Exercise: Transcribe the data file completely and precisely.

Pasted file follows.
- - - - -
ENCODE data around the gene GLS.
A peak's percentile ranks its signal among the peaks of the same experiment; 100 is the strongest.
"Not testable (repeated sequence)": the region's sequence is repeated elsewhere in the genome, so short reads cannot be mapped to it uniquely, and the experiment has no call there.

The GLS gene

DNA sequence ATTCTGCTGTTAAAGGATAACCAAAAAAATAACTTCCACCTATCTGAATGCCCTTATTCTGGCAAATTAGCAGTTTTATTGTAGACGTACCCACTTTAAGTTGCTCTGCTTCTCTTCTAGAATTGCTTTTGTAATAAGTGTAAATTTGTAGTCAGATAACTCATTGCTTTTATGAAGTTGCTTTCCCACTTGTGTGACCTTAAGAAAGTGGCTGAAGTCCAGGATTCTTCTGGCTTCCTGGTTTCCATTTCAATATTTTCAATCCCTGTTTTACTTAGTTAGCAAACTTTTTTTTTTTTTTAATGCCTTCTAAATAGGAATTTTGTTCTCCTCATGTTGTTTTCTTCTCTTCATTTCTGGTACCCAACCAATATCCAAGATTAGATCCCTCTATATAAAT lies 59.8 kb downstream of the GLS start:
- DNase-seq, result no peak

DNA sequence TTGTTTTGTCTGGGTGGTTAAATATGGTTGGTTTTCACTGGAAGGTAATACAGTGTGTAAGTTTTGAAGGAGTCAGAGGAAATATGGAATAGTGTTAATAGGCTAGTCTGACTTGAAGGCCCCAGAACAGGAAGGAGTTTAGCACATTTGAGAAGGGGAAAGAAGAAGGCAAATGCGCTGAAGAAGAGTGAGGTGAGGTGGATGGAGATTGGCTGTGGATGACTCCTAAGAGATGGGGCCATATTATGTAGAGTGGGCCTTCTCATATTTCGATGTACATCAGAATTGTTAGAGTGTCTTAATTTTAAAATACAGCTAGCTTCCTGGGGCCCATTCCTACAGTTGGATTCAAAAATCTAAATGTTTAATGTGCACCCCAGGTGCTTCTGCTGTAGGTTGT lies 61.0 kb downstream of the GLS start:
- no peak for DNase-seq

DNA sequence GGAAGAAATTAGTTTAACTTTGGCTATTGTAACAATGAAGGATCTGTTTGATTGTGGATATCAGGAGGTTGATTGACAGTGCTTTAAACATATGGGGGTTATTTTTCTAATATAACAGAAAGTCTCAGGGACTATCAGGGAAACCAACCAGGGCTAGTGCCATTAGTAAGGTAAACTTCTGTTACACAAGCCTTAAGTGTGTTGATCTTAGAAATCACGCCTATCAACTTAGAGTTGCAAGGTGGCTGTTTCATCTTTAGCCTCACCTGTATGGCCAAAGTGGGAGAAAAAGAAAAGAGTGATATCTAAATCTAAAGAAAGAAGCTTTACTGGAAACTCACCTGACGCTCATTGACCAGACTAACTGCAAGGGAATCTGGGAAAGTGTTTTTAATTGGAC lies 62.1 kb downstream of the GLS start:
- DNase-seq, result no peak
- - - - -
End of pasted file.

ENCODE data around the gene GLS.
A peak's percentile ranks its signal among the peaks of the same experiment; 100 is the strongest.
"Not testable (repeated sequence)": the region's sequence is repeated elsewhere in the genome, so short reads cannot be mapped to it uniquely, and the experiment has no call there.

The GLS gene

DNA sequence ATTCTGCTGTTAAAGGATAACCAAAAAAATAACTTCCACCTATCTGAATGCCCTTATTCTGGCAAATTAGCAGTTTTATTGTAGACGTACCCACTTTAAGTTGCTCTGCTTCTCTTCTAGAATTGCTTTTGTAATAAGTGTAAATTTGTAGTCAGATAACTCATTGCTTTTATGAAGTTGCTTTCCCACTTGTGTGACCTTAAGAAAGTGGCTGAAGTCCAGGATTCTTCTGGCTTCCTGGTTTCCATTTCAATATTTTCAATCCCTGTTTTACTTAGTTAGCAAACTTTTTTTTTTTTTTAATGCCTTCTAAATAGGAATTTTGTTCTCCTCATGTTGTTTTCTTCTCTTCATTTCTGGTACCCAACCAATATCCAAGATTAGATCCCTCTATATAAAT lies 59.8 kb downstream of the GLS start:
- DNase-seq, result no peak

DNA sequence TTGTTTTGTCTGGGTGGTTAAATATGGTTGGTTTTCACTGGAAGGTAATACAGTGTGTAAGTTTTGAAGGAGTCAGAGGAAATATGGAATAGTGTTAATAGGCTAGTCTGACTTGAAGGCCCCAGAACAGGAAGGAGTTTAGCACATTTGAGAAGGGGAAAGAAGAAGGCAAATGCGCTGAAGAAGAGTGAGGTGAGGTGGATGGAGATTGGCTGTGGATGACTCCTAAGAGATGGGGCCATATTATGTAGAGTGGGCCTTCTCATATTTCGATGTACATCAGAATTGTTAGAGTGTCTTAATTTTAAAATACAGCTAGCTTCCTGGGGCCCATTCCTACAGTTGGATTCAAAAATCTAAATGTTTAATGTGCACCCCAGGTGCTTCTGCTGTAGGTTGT lies 61.0 kb downstream of the GLS start:
- no peak for DNase-seq

DNA sequence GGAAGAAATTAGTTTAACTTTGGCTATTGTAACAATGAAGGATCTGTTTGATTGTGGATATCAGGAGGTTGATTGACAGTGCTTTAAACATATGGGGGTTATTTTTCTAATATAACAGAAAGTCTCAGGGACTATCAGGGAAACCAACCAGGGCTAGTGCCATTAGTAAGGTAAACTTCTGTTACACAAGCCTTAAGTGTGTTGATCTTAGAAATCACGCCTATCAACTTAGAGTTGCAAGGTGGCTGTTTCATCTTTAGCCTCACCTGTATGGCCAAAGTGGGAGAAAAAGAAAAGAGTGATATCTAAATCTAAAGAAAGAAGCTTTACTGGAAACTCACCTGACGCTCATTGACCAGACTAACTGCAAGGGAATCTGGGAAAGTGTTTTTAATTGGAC lies 62.1 kb downstream of the GLS start:
- DNase-seq, result no peak